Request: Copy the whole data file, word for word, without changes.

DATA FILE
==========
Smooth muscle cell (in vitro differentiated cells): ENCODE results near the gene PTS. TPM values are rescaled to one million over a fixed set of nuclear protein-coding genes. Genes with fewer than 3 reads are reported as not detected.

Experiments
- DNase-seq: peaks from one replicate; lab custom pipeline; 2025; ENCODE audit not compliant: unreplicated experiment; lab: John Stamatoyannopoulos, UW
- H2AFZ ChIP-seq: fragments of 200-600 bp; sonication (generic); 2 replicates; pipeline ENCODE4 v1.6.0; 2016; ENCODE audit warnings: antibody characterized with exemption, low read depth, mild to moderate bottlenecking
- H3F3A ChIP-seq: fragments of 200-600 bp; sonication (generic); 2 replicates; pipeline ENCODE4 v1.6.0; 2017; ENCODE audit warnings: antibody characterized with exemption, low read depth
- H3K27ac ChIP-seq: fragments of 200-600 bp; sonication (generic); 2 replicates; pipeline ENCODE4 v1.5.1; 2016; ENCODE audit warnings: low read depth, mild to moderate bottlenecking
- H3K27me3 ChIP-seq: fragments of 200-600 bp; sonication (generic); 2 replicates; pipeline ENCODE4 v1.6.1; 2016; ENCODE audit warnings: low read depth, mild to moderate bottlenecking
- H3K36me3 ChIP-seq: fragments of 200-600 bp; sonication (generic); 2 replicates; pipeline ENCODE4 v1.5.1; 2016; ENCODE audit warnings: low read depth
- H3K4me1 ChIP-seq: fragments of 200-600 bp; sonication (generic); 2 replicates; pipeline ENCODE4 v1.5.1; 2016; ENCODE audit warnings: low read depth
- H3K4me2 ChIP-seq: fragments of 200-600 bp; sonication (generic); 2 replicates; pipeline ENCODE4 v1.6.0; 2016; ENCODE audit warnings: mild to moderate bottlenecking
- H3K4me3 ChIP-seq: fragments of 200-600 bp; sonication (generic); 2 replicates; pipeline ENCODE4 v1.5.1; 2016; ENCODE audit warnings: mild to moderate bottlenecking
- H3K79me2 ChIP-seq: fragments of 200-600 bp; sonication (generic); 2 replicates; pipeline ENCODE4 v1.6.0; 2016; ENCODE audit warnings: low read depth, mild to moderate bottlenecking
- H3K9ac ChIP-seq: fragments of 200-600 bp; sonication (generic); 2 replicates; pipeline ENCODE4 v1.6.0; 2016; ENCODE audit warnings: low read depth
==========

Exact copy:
Smooth muscle cell (in vitro differentiated cells): ENCODE results near the gene PTS. TPM values are rescaled to one million over a fixed set of nuclear protein-coding genes. Genes with fewer than 3 reads are reported as not detected.

Experiments
- DNase-seq: peaks from one replicate; lab custom pipeline; 2025; ENCODE audit not compliant: unreplicated experiment; lab: John Stamatoyannopoulos, UW
- H2AFZ ChIP-seq: fragments of 200-600 bp; sonication (generic); 2 replicates; pipeline ENCODE4 v1.6.0; 2016; ENCODE audit warnings: antibody characterized with exemption, low read depth, mild to moderate bottlenecking
- H3F3A ChIP-seq: fragments of 200-600 bp; sonication (generic); 2 replicates; pipeline ENCODE4 v1.6.0; 2017; ENCODE audit warnings: antibody characterized with exemption, low read depth
- H3K27ac ChIP-seq: fragments of 200-600 bp; sonication (generic); 2 replicates; pipeline ENCODE4 v1.5.1; 2016; ENCODE audit warnings: low read depth, mild to moderate bottlenecking
- H3K27me3 ChIP-seq: fragments of 200-600 bp; sonication (generic); 2 replicates; pipeline ENCODE4 v1.6.1; 2016; ENCODE audit warnings: low read depth, mild to moderate bottlenecking
- H3K36me3 ChIP-seq: fragments of 200-600 bp; sonication (generic); 2 replicates; pipeline ENCODE4 v1.5.1; 2016; ENCODE audit warnings: low read depth
- H3K4me1 ChIP-seq: fragments of 200-600 bp; sonication (generic); 2 replicates; pipeline ENCODE4 v1.5.1; 2016; ENCODE audit warnings: low read depth
- H3K4me2 ChIP-seq: fragments of 200-600 bp; sonication (generic); 2 replicates; pipeline ENCODE4 v1.6.0; 2016; ENCODE audit warnings: mild to moderate bottlenecking
- H3K4me3 ChIP-seq: fragments of 200-600 bp; sonication (generic); 2 replicates; pipeline ENCODE4 v1.5.1; 2016; ENCODE audit warnings: mild to moderate bottlenecking
- H3K79me2 ChIP-seq: fragments of 200-600 bp; sonication (generic); 2 replicates; pipeline ENCODE4 v1.6.0; 2016; ENCODE audit warnings: low read depth, mild to moderate bottlenecking
- H3K9ac ChIP-seq: fragments of 200-600 bp; sonication (generic); 2 replicates; pipeline ENCODE4 v1.6.0; 2016; ENCODE audit warnings: low read depth